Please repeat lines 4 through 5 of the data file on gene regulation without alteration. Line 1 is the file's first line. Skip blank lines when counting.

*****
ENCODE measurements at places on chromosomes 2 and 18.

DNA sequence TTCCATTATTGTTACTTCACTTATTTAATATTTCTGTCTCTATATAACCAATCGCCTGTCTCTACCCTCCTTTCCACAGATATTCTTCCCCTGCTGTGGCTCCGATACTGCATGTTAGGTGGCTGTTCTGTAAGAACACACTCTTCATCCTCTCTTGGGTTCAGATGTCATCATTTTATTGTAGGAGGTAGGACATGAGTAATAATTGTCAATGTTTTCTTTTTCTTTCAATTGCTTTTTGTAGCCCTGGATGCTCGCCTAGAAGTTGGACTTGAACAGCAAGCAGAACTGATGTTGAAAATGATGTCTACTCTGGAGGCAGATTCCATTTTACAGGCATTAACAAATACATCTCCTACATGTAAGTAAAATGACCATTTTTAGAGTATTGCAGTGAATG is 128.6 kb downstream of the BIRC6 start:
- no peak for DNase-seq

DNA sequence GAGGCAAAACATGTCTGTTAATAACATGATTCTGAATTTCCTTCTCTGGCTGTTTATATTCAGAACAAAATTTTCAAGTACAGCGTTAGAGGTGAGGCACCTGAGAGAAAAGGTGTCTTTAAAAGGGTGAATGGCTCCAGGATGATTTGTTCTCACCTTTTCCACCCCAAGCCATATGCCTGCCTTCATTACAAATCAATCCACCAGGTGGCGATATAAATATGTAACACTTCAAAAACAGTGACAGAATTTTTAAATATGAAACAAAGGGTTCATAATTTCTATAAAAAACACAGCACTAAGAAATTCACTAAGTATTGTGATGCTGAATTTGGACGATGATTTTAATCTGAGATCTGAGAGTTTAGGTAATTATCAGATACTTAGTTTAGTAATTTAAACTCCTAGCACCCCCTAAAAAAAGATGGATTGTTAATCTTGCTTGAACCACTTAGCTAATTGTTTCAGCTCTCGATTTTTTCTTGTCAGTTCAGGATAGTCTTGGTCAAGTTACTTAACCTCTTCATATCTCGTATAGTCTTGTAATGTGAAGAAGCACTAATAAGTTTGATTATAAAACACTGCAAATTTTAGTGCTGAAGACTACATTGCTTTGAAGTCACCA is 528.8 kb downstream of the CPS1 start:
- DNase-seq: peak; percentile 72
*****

DNA sequence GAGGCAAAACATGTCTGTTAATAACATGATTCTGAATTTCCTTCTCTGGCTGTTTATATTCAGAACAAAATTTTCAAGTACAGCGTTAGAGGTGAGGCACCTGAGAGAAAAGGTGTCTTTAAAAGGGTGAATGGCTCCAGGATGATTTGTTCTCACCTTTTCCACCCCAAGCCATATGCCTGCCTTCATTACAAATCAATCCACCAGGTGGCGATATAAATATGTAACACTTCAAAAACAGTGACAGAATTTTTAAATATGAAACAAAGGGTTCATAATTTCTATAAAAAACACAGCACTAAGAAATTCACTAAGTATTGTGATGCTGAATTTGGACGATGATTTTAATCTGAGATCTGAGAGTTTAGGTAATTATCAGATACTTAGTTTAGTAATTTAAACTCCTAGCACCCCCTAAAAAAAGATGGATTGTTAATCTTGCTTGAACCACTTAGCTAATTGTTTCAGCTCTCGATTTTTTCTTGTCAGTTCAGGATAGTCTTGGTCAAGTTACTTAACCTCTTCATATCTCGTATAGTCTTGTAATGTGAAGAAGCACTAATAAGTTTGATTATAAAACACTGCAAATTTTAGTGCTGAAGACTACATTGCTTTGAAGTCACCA is 528.8 kb downstream of the CPS1 start:
- DNase-seq: peak; percentile 72